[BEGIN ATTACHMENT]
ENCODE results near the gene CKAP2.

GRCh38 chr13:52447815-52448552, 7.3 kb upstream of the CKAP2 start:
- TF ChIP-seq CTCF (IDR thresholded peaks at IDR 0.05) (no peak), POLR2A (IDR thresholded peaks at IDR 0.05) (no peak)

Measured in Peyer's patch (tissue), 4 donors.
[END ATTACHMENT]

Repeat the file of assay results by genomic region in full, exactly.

ENCODE results near the gene CKAP2.

GRCh38 chr13:52447815-52448552, 7.3 kb upstream of the CKAP2 start:
- TF ChIP-seq CTCF (IDR thresholded peaks at IDR 0.05) (no peak), POLR2A (IDR thresholded peaks at IDR 0.05) (no peak)

Measured in Peyer's patch (tissue), 4 donors.